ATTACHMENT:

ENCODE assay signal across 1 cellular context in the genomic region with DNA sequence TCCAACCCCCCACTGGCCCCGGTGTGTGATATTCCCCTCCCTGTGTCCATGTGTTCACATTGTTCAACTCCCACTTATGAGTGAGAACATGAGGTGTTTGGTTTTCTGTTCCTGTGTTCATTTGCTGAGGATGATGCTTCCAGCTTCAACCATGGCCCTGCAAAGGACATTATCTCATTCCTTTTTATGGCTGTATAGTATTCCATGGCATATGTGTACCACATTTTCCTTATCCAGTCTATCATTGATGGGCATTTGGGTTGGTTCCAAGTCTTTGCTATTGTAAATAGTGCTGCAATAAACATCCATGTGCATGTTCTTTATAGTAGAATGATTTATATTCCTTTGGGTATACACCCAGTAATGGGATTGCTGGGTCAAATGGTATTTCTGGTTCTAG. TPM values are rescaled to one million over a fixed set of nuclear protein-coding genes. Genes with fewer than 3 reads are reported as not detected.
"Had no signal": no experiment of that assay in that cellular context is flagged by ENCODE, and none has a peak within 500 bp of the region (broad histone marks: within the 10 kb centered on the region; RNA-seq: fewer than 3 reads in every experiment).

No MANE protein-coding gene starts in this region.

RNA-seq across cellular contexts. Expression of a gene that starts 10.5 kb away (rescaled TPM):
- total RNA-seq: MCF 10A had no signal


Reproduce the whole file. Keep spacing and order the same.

ENCODE assay signal across 1 cellular context in the genomic region with DNA sequence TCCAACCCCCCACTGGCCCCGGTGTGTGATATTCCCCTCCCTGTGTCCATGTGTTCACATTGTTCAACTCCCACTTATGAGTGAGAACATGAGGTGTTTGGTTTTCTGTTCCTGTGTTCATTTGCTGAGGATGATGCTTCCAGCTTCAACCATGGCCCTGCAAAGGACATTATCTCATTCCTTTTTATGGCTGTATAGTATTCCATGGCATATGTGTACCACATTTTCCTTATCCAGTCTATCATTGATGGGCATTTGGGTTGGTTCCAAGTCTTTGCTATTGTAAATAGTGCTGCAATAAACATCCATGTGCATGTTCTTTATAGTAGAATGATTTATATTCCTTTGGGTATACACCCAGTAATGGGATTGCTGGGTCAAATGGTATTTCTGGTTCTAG. TPM values are rescaled to one million over a fixed set of nuclear protein-coding genes. Genes with fewer than 3 reads are reported as not detected.
"Had no signal": no experiment of that assay in that cellular context is flagged by ENCODE, and none has a peak within 500 bp of the region (broad histone marks: within the 10 kb centered on the region; RNA-seq: fewer than 3 reads in every experiment).

No MANE protein-coding gene starts in this region.

RNA-seq across cellular contexts. Expression of a gene that starts 10.5 kb away (rescaled TPM):
- total RNA-seq: MCF 10A had no signal